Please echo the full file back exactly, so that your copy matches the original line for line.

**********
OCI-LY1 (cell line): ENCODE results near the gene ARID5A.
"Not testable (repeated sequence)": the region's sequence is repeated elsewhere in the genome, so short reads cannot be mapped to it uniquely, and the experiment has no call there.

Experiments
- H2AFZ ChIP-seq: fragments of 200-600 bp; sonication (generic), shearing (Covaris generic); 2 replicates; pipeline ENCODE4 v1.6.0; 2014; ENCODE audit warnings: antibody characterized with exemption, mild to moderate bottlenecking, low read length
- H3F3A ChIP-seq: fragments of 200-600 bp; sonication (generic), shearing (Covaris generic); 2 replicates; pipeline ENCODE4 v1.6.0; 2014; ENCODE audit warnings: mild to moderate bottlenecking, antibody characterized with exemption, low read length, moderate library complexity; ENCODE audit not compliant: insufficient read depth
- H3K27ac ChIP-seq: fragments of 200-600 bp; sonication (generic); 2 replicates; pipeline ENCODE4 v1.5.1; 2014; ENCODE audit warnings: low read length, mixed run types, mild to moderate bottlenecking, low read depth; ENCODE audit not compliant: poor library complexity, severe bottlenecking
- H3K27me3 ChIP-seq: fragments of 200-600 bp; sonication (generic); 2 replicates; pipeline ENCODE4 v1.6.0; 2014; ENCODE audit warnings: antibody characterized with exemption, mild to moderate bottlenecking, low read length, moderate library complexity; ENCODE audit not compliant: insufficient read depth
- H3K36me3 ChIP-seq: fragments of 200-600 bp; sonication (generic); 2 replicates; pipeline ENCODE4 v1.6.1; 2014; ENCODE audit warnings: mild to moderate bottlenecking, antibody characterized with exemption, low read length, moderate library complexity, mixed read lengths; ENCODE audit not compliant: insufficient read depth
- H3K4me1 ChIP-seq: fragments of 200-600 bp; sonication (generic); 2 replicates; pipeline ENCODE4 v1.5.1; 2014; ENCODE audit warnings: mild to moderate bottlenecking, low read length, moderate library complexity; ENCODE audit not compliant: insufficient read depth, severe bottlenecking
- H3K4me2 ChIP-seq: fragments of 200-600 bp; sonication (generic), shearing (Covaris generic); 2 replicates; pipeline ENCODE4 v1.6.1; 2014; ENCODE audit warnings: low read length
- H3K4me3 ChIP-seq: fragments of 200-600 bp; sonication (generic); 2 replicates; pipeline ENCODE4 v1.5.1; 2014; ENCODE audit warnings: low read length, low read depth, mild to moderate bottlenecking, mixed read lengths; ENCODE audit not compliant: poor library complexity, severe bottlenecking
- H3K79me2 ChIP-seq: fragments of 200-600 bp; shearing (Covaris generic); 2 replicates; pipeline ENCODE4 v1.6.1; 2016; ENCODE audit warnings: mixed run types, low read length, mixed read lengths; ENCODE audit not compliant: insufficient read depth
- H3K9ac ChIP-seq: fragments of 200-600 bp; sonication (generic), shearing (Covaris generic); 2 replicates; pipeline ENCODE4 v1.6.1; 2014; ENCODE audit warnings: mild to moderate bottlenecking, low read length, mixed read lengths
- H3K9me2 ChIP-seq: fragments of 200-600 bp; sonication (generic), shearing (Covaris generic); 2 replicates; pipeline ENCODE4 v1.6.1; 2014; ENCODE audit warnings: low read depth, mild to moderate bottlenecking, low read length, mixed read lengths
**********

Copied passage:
OCI-LY1 (cell line): ENCODE results near the gene ARID5A.
"Not testable (repeated sequence)": the region's sequence is repeated elsewhere in the genome, so short reads cannot be mapped to it uniquely, and the experiment has no call there.

Experiments
- H2AFZ ChIP-seq: fragments of 200-600 bp; sonication (generic), shearing (Covaris generic); 2 replicates; pipeline ENCODE4 v1.6.0; 2014; ENCODE audit warnings: antibody characterized with exemption, mild to moderate bottlenecking, low read length
- H3F3A ChIP-seq: fragments of 200-600 bp; sonication (generic), shearing (Covaris generic); 2 replicates; pipeline ENCODE4 v1.6.0; 2014; ENCODE audit warnings: mild to moderate bottlenecking, antibody characterized with exemption, low read length, moderate library complexity; ENCODE audit not compliant: insufficient read depth
- H3K27ac ChIP-seq: fragments of 200-600 bp; sonication (generic); 2 replicates; pipeline ENCODE4 v1.5.1; 2014; ENCODE audit warnings: low read length, mixed run types, mild to moderate bottlenecking, low read depth; ENCODE audit not compliant: poor library complexity, severe bottlenecking
- H3K27me3 ChIP-seq: fragments of 200-600 bp; sonication (generic); 2 replicates; pipeline ENCODE4 v1.6.0; 2014; ENCODE audit warnings: antibody characterized with exemption, mild to moderate bottlenecking, low read length, moderate library complexity; ENCODE audit not compliant: insufficient read depth
- H3K36me3 ChIP-seq: fragments of 200-600 bp; sonication (generic); 2 replicates; pipeline ENCODE4 v1.6.1; 2014; ENCODE audit warnings: mild to moderate bottlenecking, antibody characterized with exemption, low read length, moderate library complexity, mixed read lengths; ENCODE audit not compliant: insufficient read depth
- H3K4me1 ChIP-seq: fragments of 200-600 bp; sonication (generic); 2 replicates; pipeline ENCODE4 v1.5.1; 2014; ENCODE audit warnings: mild to moderate bottlenecking, low read length, moderate library complexity; ENCODE audit not compliant: insufficient read depth, severe bottlenecking
- H3K4me2 ChIP-seq: fragments of 200-600 bp; sonication (generic), shearing (Covaris generic); 2 replicates; pipeline ENCODE4 v1.6.1; 2014; ENCODE audit warnings: low read length
- H3K4me3 ChIP-seq: fragments of 200-600 bp; sonication (generic); 2 replicates; pipeline ENCODE4 v1.5.1; 2014; ENCODE audit warnings: low read length, low read depth, mild to moderate bottlenecking, mixed read lengths; ENCODE audit not compliant: poor library complexity, severe bottlenecking
- H3K79me2 ChIP-seq: fragments of 200-600 bp; shearing (Covaris generic); 2 replicates; pipeline ENCODE4 v1.6.1; 2016; ENCODE audit warnings: mixed run types, low read length, mixed read lengths; ENCODE audit not compliant: insufficient read depth
- H3K9ac ChIP-seq: fragments of 200-600 bp; sonication (generic), shearing (Covaris generic); 2 replicates; pipeline ENCODE4 v1.6.1; 2014; ENCODE audit warnings: mild to moderate bottlenecking, low read length, mixed read lengths
- H3K9me2 ChIP-seq: fragments of 200-600 bp; sonication (generic), shearing (Covaris generic); 2 replicates; pipeline ENCODE4 v1.6.1; 2014; ENCODE audit warnings: low read depth, mild to moderate bottlenecking, low read length, mixed read lengths